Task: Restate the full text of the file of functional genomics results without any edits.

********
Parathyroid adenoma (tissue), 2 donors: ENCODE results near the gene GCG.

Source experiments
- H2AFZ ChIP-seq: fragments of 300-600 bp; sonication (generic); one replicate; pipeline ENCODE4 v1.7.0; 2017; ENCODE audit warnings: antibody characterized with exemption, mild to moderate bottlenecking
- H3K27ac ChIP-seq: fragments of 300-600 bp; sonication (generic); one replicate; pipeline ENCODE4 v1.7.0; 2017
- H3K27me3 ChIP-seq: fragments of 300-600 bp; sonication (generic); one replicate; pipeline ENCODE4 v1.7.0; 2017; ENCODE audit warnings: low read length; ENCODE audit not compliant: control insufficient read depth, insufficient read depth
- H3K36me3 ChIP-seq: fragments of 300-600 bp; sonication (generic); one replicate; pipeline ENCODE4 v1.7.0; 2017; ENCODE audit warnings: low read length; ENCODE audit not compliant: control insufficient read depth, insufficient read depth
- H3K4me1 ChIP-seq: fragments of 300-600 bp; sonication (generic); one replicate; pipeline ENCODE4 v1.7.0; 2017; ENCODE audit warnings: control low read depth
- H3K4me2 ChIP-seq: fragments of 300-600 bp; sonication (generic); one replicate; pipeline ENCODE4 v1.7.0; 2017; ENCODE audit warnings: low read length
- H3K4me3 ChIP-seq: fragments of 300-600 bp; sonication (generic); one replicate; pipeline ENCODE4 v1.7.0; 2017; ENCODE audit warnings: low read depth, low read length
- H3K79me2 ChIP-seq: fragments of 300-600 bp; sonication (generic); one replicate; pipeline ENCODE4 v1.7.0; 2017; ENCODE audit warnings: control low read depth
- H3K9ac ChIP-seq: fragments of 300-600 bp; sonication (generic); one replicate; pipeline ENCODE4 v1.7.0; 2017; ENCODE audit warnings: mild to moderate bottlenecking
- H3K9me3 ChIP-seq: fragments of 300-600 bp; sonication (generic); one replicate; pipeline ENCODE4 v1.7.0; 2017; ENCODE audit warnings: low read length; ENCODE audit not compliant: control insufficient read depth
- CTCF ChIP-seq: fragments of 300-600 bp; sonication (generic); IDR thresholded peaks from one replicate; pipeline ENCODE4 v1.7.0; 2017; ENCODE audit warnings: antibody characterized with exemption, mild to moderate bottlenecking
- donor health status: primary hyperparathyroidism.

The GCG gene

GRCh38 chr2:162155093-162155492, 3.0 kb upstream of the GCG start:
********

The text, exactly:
Parathyroid adenoma (tissue), 2 donors: ENCODE results near the gene GCG.

Source experiments
- H2AFZ ChIP-seq: fragments of 300-600 bp; sonication (generic); one replicate; pipeline ENCODE4 v1.7.0; 2017; ENCODE audit warnings: antibody characterized with exemption, mild to moderate bottlenecking
- H3K27ac ChIP-seq: fragments of 300-600 bp; sonication (generic); one replicate; pipeline ENCODE4 v1.7.0; 2017
- H3K27me3 ChIP-seq: fragments of 300-600 bp; sonication (generic); one replicate; pipeline ENCODE4 v1.7.0; 2017; ENCODE audit warnings: low read length; ENCODE audit not compliant: control insufficient read depth, insufficient read depth
- H3K36me3 ChIP-seq: fragments of 300-600 bp; sonication (generic); one replicate; pipeline ENCODE4 v1.7.0; 2017; ENCODE audit warnings: low read length; ENCODE audit not compliant: control insufficient read depth, insufficient read depth
- H3K4me1 ChIP-seq: fragments of 300-600 bp; sonication (generic); one replicate; pipeline ENCODE4 v1.7.0; 2017; ENCODE audit warnings: control low read depth
- H3K4me2 ChIP-seq: fragments of 300-600 bp; sonication (generic); one replicate; pipeline ENCODE4 v1.7.0; 2017; ENCODE audit warnings: low read length
- H3K4me3 ChIP-seq: fragments of 300-600 bp; sonication (generic); one replicate; pipeline ENCODE4 v1.7.0; 2017; ENCODE audit warnings: low read depth, low read length
- H3K79me2 ChIP-seq: fragments of 300-600 bp; sonication (generic); one replicate; pipeline ENCODE4 v1.7.0; 2017; ENCODE audit warnings: control low read depth
- H3K9ac ChIP-seq: fragments of 300-600 bp; sonication (generic); one replicate; pipeline ENCODE4 v1.7.0; 2017; ENCODE audit warnings: mild to moderate bottlenecking
- H3K9me3 ChIP-seq: fragments of 300-600 bp; sonication (generic); one replicate; pipeline ENCODE4 v1.7.0; 2017; ENCODE audit warnings: low read length; ENCODE audit not compliant: control insufficient read depth
- CTCF ChIP-seq: fragments of 300-600 bp; sonication (generic); IDR thresholded peaks from one replicate; pipeline ENCODE4 v1.7.0; 2017; ENCODE audit warnings: antibody characterized with exemption, mild to moderate bottlenecking
- donor health status: primary hyperparathyroidism.

The GCG gene

GRCh38 chr2:162155093-162155492, 3.0 kb upstream of the GCG start: